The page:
The Well-Tempered Ear

Classical music: Next season the Wisconsin Chamber Orchestra will expand to two performances of its winter Masterworks concerts by adding a Saturday night concert in Brookfield, near Milwaukee

May 21, 2019
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By Jacob Stockinger

Next season will mark the 20th anniversary of Andrew Sewell (below top) coming to Madison to serve as the music director and principal conductor of the Wisconsin Chamber Orchestra (below bottom).

It is hard to imagine a better Bravo! or anniversary gift for the maestro – who has said he wants the WCO to become a chamber orchestra, as its name implies, for the entire state of Wisconsin — than what will in fact take place: the WCO will expand its winter Masterworks concerts to two performances by adding a Saturday night performance at 7:30 p.m. in the Sharon Lynne Wilson Center for the Arts (below) in Brookfield, a suburb of Milwaukee. (Sewell is also the music director of the San Luis Obispo Symphony in California.)

Madison performances of Masterworks will continue to take place at 7:30 p.m. on Friday night in the Capitol Theater of the Overture Center.

You can find out more about the Masterworks programs for next season by going to the WCO home website:

https://wisconsinchamberorchestra.org/performance-listing/category/masterworks

There you will find the usual eclectic mix of new guest artists and new or neglected composers and repertoire that has marked Sewell’s tenure and brought him critical acclaim.

Pianist Orion Weiss will perform the popular  Piano Concerto No. 21 in C Major, K. 467 – “Elvira Madigan” – by Wolfgang Amadeus Mozart; violinists Giora Schmidt and Eric Silberger will perform concertos by Dmitri Kabalevsky and Niccolo Paganini, respectively; harpist Yolanda Kondonassis will perform a concerto by Argentinian Alberto Ginastera; and Andrew Balio (below), principal trumpet of the Baltimore Symphony Orchestra, will return to Madison where he grew up and perform a 1948 trumpet concerto by Italian composer Andre Tomasi.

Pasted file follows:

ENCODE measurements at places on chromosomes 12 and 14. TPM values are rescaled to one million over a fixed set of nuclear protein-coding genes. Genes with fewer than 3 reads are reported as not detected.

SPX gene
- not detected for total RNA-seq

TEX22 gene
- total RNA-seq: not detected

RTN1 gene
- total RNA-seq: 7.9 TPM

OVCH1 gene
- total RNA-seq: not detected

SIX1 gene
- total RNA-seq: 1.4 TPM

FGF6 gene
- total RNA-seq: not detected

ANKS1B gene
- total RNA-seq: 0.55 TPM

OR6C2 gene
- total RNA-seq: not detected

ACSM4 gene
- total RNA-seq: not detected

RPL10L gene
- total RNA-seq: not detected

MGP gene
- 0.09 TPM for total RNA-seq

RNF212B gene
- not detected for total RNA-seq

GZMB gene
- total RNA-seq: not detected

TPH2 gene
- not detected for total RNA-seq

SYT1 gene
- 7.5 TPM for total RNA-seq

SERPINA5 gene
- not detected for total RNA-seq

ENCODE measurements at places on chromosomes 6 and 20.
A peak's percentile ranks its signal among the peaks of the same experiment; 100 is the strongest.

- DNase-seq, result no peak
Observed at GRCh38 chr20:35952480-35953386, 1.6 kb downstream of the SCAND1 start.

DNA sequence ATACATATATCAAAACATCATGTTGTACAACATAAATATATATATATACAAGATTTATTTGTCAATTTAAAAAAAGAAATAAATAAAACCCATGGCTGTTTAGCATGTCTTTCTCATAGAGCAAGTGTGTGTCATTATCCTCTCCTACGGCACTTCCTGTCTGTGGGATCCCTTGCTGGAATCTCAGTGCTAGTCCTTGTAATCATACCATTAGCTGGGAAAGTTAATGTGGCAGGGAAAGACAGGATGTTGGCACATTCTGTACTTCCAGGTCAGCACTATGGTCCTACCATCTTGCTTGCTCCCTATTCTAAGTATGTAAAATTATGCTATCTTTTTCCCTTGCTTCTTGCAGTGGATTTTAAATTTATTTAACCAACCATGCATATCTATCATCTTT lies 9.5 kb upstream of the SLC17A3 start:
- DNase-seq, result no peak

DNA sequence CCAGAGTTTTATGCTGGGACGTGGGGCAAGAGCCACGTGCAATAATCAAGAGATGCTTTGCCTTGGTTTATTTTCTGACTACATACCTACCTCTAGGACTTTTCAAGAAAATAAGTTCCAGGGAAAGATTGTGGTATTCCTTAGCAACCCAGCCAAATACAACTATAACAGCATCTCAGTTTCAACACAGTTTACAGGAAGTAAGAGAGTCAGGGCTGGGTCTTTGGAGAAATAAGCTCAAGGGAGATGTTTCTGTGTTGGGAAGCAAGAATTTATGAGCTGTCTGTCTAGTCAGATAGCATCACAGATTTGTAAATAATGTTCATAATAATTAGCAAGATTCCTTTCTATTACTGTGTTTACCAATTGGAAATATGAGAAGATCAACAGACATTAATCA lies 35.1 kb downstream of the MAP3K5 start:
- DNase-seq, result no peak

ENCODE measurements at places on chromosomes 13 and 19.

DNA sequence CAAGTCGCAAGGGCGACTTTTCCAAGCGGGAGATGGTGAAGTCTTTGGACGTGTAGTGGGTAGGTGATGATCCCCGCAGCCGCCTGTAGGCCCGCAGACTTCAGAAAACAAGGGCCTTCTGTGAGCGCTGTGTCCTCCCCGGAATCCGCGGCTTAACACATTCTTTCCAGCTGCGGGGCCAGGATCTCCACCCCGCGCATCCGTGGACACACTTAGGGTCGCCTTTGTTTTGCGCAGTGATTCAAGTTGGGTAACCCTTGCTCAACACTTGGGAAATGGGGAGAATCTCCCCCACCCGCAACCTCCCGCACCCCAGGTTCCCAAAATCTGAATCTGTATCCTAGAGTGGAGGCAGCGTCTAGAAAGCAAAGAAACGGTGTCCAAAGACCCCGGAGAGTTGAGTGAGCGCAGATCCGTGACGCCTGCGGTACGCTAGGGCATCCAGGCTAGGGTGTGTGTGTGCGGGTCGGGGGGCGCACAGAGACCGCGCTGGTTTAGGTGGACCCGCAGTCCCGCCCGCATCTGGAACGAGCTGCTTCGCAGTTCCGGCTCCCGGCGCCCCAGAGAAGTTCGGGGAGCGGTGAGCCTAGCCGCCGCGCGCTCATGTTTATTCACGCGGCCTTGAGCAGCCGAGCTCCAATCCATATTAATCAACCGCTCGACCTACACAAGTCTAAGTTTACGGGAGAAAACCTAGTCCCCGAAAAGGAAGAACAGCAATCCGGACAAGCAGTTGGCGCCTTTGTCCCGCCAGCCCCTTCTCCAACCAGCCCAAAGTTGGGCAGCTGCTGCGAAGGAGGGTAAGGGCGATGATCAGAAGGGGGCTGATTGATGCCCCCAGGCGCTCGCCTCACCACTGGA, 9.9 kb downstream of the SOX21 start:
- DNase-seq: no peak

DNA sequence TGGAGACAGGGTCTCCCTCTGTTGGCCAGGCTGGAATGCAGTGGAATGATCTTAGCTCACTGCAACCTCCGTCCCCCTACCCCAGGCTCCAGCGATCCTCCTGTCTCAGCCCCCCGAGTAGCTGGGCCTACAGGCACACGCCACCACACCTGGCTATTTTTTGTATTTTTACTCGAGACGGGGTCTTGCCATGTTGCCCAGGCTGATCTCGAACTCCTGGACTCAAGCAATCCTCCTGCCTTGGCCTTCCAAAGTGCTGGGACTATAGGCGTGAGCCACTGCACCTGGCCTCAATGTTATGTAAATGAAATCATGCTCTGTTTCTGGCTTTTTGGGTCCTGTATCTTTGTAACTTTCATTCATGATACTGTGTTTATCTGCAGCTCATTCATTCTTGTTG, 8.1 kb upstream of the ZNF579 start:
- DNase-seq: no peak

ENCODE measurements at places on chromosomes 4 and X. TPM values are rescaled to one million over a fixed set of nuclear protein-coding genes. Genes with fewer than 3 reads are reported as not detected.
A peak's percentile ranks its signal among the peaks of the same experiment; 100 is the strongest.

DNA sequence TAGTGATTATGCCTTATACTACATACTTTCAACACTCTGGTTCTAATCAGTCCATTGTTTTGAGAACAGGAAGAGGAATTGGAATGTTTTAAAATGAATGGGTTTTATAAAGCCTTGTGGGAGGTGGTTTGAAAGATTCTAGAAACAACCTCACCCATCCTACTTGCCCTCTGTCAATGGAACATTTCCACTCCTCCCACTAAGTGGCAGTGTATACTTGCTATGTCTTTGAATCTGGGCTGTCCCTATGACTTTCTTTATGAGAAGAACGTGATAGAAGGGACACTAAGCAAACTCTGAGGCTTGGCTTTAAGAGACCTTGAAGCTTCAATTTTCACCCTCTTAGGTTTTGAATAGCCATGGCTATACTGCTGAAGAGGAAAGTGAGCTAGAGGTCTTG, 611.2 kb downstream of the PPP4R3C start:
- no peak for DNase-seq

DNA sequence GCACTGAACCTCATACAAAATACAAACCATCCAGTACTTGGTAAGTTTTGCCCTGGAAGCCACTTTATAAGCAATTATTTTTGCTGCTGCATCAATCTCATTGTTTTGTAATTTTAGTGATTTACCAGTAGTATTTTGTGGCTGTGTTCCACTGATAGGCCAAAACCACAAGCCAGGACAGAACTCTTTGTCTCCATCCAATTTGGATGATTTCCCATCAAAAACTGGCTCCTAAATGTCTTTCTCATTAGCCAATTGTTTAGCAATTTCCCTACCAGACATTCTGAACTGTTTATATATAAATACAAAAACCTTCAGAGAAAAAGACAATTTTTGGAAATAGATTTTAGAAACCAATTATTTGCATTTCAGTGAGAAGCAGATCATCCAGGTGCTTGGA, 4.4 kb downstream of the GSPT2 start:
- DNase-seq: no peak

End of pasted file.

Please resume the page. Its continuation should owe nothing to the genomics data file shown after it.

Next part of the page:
Early music and new music to be featured includes works by: Donald Fraser (an acclaimed English conductor, composer and arranger, below) who now lives in Illinois, and often comes to Madison); Joseph Martin Kraus, known as the “Swedish Mozart”; Norwegian composer Johann Svensen; and three English composers (always favorites of Sewell who was born and educated in New Zealand) who are John Marsh, James Macmillan and York Bowen. (In the YouTube video at the bottom you can hear the English Symphony Orchestra, conducted by Kenneth Woods — a native Madisonian who will return next season to conduct the Madison Symphony Orchestra — recording the Scherzo movement from Donald Fraser’s “Sinfonietta,” the same work that the WCO will perform.) 

Works by Franz Joseph Haydn, Wolfgang Amadeus Mozart, Ludwig van Beethoven, Felix Mendelssohn and Sergei Prokofiev also figure prominently, including Mozart’s Symphony No. 41 “Jupiter” and Beethoven’s Symphony No. 6 “Pastoral” in honor of the composer’s 250th birthday in 2020.

Also on the website, you will find the upcoming season of Wednesday night Concerts on the Square for this summer (June 26-July 31) plus the dates and themes – although no guest artists or works — for 2020 (June 24-July 29).

Go to: https://wisconsinchamberorchestra.org/performances

You can also find information for next season about the WCO performing George Frideric Handel’s “Messiah,” Peter Ilyich Tchaikovsky’s ballet “The Nutcracker” with the Madison Ballet; the Young Artist Concerto Competition; the free Family Series; and the community Super Strings program for elementary students.

To receive a brochure with information about all these events and about how to get tickets — an “early bird” discount on subscription tickets runs through May 31– call (608) 257-0638 or go to: https://wisconsinchamberorchestra.org


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Classical music: The talented new director of the Isthmus Vocal Ensemble sets the acclaimed and still impressive group on a new path with mixed results and hopeful expectations

August 9, 2018
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By Jacob Stockinger

Here is a special posting, a review written by frequent guest critic and writer for this blog, John W. Barker. Barker (below) is an emeritus professor of Medieval history at the University of Wisconsin-Madison. He also is a well-known classical music critic who writes for Isthmus and the American Record Guide, and who hosts an early music show once a month on Sunday morning on WORT-FM 89.9 FM. For years, he served on the Board of Advisors for the Madison Early Music Festival and frequently gives pre-concert lectures in Madison. He also took the performance photos.

By John W. Barker